The trick with this system is that without some way of sensing the spinner’s position, we can really only set our “motor” to one speed. Sure, we could adjust that speed manually, with a potentiometer or something, but the real goal here is to just spin this thing as fast as possible. Ideally, we would use a sensor to determine when the coil was between two arms and then swap the polarity until the coil was face-on with an arm. This is fairly easy to achieve by setting up a magnet sensor somewhere along the path of the fidget spinner; when the magnet sensor and the coil are at the proper angle from each other, they should set up the loop I described above. And this is exactly what I did. I originally intended to use a Hall Effect Sensor to detect the magnets as they passed because I was afraid that using a reed switch, though simpler, would be too slow. As a proof-of-concept, though, I grabbed a LilyPad Reed Switch and wired it up thinking, “If this is too slow or wears out, it’s no big deal; I just want to see if this is going to work at all.” And, of course, it worked like a charm. It turns out that reed switches have a very fast cycle time. To quote from “The Red Green Show”: This is only temporary…unless it works!“ And so the Hall Effect Sensor went out the window.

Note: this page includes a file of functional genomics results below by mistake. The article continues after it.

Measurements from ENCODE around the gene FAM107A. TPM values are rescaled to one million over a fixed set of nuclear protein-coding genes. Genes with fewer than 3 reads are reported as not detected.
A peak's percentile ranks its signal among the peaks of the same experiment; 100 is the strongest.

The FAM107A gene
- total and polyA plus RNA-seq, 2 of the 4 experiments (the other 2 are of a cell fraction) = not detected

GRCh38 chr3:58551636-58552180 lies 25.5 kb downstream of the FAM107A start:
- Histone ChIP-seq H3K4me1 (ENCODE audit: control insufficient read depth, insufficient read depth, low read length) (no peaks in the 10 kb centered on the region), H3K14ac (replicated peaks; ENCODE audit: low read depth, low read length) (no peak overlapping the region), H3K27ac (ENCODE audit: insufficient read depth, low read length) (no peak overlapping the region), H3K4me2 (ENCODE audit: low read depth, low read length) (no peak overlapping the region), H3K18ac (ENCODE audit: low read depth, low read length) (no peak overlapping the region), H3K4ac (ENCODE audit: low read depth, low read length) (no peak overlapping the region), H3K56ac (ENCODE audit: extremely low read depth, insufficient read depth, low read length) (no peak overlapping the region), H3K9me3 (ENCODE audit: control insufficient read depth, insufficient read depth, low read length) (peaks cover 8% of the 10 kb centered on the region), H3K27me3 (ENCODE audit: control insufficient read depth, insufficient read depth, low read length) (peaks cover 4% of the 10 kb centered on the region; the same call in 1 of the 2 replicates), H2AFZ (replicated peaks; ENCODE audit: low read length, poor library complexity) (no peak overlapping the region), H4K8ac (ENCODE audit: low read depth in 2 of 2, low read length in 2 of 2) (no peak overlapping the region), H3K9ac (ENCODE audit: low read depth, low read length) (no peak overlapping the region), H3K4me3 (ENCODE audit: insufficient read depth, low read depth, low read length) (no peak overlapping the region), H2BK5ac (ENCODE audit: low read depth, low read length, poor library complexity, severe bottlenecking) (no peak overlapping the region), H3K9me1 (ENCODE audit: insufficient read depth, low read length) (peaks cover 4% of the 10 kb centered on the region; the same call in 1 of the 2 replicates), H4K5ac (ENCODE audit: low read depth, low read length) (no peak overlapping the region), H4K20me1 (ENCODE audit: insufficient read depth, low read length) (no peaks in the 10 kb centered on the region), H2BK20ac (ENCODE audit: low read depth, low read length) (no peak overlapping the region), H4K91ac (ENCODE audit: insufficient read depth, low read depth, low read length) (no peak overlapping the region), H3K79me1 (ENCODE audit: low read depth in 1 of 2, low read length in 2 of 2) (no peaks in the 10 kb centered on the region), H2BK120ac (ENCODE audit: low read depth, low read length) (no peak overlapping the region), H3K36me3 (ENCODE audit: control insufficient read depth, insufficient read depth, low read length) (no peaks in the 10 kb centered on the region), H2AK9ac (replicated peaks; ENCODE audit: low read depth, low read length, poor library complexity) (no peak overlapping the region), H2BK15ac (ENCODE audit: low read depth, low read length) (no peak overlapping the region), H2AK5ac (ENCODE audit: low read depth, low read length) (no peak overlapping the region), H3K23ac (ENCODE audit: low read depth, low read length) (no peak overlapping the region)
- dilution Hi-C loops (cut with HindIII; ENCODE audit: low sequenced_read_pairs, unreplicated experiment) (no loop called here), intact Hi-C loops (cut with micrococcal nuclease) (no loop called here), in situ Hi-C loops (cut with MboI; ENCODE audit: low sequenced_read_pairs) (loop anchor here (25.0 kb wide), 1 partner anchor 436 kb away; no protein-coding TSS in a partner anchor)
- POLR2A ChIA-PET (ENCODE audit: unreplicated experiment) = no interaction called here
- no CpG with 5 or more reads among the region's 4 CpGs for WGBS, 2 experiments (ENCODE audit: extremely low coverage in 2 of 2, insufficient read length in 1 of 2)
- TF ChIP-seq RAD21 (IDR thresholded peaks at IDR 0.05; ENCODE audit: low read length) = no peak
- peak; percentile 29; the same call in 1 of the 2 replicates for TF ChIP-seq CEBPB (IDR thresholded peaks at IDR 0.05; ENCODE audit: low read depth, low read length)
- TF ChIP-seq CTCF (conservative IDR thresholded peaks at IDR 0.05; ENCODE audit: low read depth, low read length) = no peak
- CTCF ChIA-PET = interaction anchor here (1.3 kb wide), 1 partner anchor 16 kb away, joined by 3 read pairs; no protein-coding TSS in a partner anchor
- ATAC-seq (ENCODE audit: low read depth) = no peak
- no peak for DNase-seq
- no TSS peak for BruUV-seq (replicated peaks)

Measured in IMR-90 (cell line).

I can already hear some of you bemoaning the fact that I used a programmable controller at all in this project. No doubt, you could build a much faster circuit to do this using a few transistors, but I’m not optimizing this thing for manufacturing; I just want my toy to work! So I wrote a quick sketch for the RedBoard that couldn’t be simpler: Drive channel 0 on the Monster Moto Shield forward at full-bore when the reed switch is closed. When the switch is open, drive channel 0 backward at full-bore. That’s all there is to it. Any tuning that needs to be done can be achieved by physically changing the position of the coil and reed switch. Speaking of which, up until now the whole rig has been kind of haphazardly clipped into a set of helping hands on my workbench, but…